The Bridgeport Sound Tigers (AHL), which manages Webster Bank Arena, say converting The Ballpark at Harbor Yard to an amphitheater would violate the terms of the team’s arena lease, which contains a noncompete clause prohibiting any city activity impacting event revenues.
A long-term lease for the home of the Bridgeport Bluefish (independent; Atlantic League) was put up for bid by the city, which went with a proposal from developer Howard Saffan and concert promoter Live Nation to convert the ballpark to an amphitheater, hosting some 29 concerts annually, as well as other smaller events. But Sound Tigers owner Jon Ledecky says the installation of a new music venue next to Webster Bank Arena, which hosts big-name concerts from the likes of Elton John and Bruce Springsteen, would be negatively impacted by an amphitheater. From CT Post:
Ledecky cited a “noncompetition” section of the Tigers’ contract for the arena, barring the city from constructing any facility “that would compete … for events and would have a material adverse impact on … revenue generation.”
“I therefore urge you to reconsider this course of action,” Ledecky wrote. “For if the city accepts the proposal, the Sound Tigers will be forced to exercise all of their rights under the operating agreement.”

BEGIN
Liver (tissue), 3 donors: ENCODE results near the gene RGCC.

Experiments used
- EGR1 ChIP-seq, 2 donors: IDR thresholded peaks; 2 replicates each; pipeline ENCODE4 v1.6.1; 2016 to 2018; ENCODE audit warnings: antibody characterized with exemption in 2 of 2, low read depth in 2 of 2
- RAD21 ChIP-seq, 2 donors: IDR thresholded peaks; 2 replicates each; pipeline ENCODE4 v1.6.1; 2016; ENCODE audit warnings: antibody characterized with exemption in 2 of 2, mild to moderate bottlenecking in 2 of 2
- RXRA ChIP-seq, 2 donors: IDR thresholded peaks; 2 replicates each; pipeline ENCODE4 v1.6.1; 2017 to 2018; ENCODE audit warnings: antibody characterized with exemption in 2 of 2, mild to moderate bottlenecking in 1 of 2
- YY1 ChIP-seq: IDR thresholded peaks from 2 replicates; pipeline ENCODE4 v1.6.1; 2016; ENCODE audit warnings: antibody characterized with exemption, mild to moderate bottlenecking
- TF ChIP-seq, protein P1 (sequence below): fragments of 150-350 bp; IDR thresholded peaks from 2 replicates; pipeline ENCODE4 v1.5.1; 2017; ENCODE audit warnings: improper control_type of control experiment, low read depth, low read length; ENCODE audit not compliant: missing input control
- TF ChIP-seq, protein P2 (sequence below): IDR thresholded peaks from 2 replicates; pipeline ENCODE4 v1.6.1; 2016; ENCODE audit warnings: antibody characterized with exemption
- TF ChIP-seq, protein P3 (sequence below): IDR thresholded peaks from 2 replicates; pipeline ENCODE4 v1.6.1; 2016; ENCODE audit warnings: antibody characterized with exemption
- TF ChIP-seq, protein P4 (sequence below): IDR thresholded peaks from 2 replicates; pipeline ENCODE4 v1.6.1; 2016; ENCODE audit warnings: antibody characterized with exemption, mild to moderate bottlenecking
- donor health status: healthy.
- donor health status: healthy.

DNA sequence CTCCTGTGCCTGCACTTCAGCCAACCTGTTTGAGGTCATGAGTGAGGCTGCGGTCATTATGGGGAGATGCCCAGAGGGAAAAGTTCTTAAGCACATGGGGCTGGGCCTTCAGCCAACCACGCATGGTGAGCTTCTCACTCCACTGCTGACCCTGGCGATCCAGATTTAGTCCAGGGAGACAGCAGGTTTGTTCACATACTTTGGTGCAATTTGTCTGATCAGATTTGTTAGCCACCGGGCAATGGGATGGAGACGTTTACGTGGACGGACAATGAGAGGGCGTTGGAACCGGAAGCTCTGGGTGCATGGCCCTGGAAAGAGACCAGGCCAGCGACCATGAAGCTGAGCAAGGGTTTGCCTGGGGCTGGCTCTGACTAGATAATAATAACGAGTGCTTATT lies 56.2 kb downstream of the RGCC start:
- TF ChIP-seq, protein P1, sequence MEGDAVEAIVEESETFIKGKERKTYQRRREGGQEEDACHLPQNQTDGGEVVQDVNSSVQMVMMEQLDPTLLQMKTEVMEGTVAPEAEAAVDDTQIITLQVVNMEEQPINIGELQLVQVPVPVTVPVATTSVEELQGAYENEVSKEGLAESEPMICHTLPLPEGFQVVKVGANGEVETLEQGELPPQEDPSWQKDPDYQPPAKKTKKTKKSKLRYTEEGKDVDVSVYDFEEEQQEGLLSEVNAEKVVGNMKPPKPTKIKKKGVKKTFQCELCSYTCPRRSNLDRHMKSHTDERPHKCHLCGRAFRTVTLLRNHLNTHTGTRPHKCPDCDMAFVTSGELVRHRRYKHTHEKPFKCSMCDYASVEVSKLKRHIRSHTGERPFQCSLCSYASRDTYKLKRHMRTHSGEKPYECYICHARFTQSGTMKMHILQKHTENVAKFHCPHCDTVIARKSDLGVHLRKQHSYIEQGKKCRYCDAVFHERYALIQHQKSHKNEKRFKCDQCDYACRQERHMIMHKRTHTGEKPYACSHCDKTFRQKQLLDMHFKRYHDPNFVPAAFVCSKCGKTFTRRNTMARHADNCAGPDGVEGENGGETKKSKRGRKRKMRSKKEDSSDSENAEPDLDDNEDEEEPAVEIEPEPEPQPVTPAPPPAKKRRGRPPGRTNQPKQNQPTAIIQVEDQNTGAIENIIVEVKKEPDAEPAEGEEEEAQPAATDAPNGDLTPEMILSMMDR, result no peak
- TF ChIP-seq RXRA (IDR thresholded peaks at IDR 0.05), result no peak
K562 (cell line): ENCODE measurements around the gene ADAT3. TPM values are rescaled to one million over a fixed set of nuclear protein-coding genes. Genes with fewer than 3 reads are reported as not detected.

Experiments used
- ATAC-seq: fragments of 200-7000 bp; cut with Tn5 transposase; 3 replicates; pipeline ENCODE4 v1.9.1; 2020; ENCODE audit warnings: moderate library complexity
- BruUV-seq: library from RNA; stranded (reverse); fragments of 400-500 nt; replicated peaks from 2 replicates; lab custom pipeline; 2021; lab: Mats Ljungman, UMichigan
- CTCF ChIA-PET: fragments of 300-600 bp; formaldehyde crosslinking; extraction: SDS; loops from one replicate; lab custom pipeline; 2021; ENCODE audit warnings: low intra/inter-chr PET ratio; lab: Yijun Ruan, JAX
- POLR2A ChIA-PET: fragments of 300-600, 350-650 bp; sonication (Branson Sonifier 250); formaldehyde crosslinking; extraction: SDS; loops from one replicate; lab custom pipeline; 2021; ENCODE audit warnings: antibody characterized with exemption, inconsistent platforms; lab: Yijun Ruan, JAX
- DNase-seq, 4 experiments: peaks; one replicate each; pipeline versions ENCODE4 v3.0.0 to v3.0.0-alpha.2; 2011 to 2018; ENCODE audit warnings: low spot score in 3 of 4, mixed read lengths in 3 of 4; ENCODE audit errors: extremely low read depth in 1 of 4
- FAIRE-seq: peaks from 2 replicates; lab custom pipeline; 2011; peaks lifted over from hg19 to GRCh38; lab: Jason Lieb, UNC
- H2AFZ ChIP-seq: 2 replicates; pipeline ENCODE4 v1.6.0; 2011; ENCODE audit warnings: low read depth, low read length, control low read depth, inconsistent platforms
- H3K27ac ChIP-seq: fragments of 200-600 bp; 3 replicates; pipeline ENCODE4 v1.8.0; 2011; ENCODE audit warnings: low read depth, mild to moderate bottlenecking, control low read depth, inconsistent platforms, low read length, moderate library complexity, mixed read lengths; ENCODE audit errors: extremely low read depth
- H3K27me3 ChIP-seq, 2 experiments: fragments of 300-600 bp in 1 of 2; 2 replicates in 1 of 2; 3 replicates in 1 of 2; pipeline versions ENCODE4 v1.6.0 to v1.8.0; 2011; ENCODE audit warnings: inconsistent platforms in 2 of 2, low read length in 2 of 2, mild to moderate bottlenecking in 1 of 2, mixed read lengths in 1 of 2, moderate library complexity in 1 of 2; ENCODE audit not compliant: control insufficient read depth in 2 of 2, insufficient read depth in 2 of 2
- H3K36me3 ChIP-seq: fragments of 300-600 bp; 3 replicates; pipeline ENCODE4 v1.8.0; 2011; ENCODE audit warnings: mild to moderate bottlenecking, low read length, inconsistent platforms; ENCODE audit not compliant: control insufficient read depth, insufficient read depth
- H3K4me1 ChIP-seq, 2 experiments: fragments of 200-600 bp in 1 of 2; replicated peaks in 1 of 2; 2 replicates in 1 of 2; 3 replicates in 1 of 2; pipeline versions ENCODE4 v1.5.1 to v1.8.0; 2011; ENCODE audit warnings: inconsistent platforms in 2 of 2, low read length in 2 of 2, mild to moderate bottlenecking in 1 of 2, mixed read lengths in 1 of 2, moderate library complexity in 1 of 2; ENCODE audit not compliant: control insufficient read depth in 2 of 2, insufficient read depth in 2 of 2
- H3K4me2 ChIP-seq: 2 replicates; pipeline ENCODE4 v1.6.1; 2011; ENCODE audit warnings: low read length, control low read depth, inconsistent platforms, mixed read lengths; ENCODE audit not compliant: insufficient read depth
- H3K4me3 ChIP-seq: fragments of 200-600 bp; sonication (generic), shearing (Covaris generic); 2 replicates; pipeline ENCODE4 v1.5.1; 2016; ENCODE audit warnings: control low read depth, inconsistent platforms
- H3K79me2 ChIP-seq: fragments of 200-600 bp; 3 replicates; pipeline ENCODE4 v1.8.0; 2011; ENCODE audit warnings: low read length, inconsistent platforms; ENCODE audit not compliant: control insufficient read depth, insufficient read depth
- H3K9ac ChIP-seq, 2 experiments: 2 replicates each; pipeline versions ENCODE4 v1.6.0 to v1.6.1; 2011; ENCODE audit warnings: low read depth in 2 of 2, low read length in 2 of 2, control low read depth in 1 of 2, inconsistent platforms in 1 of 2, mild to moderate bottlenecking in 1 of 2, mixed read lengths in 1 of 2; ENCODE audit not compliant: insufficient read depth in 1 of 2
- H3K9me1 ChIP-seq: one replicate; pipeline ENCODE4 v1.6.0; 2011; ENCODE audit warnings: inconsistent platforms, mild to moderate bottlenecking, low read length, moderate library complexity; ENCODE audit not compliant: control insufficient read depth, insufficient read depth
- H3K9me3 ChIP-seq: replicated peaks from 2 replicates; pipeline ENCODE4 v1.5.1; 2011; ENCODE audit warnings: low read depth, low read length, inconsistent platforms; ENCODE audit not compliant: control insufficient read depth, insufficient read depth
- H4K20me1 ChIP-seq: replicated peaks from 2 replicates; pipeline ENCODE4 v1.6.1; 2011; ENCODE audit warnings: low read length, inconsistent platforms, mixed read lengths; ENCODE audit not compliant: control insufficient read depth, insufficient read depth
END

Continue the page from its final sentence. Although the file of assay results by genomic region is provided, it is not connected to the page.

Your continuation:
The Ganim administration and the Sound Tigers are already embroiled in a legal battle over rent and investments in infrastructure, with both sides claiming the other owes money.
A noncompete like this is pretty common in the venue world. And the city did know it would be an issue when the bid from Saffan — a former Sound Tigers president who knows the arena’s business inside and out — was under consideration from the very beginning. In fact, the city met with Saffan, Live Nation reps and Sound Tigers management in an attempt to address this very issue. But the bid award was made public early, and the process, which was to include further input from the Sound Tigers on the impact on arena business, was short-circuited.